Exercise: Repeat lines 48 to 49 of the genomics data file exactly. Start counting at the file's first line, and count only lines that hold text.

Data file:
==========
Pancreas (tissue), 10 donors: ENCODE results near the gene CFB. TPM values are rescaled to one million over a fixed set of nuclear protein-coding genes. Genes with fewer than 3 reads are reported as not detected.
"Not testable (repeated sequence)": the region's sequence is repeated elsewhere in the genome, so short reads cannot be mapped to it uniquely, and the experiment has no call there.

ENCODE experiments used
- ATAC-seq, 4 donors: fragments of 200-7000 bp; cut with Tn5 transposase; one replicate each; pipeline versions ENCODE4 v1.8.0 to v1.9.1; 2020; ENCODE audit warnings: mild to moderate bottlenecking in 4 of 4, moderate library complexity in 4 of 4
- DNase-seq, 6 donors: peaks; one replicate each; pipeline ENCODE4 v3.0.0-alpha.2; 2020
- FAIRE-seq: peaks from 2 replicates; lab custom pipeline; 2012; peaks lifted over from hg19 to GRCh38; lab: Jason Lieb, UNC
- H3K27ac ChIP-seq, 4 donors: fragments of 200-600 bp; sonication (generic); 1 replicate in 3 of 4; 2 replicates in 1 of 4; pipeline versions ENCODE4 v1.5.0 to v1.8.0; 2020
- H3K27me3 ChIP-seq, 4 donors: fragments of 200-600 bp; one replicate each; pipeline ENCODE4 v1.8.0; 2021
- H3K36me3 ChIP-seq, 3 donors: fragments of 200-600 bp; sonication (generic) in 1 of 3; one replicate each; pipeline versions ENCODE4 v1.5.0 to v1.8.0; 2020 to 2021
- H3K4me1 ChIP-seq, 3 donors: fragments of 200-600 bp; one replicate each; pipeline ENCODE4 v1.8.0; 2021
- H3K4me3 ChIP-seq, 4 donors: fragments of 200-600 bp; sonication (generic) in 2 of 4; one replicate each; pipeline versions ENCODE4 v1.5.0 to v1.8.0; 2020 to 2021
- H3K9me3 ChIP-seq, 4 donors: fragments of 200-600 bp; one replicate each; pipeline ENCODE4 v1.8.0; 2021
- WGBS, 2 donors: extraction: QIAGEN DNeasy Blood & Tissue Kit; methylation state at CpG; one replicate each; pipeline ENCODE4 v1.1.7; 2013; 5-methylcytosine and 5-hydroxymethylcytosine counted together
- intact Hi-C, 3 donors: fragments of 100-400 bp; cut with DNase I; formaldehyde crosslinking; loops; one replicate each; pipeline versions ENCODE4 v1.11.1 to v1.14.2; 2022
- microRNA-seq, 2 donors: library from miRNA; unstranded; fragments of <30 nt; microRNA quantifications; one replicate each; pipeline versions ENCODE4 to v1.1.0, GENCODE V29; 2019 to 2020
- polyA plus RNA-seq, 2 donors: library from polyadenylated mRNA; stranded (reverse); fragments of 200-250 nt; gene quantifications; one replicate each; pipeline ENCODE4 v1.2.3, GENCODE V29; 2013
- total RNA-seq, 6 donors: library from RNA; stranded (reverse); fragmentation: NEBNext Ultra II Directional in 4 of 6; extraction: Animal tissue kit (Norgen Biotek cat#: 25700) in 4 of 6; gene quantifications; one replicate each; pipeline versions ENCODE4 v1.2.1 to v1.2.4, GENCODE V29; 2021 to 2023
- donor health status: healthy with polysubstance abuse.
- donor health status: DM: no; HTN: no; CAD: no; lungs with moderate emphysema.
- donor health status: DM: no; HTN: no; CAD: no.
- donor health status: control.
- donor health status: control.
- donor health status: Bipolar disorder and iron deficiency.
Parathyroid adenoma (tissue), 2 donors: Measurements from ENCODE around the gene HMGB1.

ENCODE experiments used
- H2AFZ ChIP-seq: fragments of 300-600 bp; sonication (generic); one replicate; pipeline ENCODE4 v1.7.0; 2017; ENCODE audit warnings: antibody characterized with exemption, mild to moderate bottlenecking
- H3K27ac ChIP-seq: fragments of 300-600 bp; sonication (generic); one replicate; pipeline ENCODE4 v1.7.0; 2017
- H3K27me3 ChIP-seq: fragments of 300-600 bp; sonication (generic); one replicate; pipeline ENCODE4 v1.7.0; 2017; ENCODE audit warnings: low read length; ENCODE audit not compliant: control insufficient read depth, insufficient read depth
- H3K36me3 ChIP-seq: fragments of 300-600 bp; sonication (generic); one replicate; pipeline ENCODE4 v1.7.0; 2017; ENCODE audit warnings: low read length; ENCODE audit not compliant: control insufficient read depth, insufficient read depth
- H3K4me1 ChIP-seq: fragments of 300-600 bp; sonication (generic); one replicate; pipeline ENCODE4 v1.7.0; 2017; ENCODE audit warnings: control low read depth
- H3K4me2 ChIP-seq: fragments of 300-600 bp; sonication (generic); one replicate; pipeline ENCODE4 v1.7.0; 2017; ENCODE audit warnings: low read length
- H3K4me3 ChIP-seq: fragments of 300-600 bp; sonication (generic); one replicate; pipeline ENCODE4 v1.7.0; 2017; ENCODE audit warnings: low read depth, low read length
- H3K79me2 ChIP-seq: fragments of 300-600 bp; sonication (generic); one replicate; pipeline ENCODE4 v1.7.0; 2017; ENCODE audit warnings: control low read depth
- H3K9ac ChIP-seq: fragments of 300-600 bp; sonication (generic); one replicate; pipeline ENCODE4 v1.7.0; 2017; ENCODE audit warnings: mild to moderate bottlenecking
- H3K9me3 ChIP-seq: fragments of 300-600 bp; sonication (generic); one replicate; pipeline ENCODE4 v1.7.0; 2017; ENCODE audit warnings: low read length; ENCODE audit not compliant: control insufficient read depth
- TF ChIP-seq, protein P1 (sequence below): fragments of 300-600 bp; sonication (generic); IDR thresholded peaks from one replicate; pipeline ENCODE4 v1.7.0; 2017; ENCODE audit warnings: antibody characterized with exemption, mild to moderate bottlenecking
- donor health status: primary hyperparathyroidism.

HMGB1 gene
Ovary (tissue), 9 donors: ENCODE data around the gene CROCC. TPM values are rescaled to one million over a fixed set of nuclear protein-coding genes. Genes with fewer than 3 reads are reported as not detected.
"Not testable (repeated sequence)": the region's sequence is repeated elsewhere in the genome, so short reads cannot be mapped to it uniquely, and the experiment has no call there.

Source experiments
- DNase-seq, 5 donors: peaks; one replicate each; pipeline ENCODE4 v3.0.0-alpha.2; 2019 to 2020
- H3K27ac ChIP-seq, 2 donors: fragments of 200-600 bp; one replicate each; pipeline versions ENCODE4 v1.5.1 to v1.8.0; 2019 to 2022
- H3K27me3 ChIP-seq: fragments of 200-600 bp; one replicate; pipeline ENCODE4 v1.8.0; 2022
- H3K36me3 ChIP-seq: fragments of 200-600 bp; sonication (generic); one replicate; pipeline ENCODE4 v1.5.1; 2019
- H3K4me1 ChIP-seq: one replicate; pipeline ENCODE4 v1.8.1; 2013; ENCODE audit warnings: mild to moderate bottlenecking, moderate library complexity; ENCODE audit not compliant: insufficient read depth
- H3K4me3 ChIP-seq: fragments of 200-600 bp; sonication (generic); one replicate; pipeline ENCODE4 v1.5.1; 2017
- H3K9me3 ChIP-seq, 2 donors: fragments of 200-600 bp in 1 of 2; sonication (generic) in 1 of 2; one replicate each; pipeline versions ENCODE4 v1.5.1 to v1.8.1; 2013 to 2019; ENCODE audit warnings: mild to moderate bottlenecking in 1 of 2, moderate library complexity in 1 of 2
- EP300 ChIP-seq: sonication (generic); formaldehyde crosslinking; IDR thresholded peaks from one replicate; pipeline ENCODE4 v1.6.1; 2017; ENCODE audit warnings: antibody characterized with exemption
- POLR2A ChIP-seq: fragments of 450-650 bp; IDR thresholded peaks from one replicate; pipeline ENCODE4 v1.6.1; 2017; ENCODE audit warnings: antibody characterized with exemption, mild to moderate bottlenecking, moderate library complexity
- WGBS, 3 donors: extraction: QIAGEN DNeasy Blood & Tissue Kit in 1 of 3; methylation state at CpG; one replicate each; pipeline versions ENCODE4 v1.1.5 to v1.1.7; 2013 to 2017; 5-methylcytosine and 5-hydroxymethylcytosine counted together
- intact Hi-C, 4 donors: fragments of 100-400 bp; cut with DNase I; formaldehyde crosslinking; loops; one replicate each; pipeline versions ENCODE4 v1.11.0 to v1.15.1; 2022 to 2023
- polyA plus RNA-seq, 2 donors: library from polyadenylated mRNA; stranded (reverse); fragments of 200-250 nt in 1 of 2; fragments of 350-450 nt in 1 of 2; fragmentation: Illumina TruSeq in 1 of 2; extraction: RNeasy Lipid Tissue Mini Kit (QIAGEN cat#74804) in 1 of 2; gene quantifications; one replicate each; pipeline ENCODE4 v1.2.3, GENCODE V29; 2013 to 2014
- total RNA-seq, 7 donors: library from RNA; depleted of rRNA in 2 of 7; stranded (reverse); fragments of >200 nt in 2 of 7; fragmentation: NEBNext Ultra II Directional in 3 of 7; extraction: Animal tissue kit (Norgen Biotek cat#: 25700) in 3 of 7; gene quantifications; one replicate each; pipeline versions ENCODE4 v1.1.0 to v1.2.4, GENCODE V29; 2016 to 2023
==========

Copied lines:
- H3K9me3 ChIP-seq, 2 donors: fragments of 200-600 bp in 1 of 2; sonication (generic) in 1 of 2; one replicate each; pipeline versions ENCODE4 v1.5.1 to v1.8.1; 2013 to 2019; ENCODE audit warnings: mild to moderate bottlenecking in 1 of 2, moderate library complexity in 1 of 2
- EP300 ChIP-seq: sonication (generic); formaldehyde crosslinking; IDR thresholded peaks from one replicate; pipeline ENCODE4 v1.6.1; 2017; ENCODE audit warnings: antibody characterized with exemption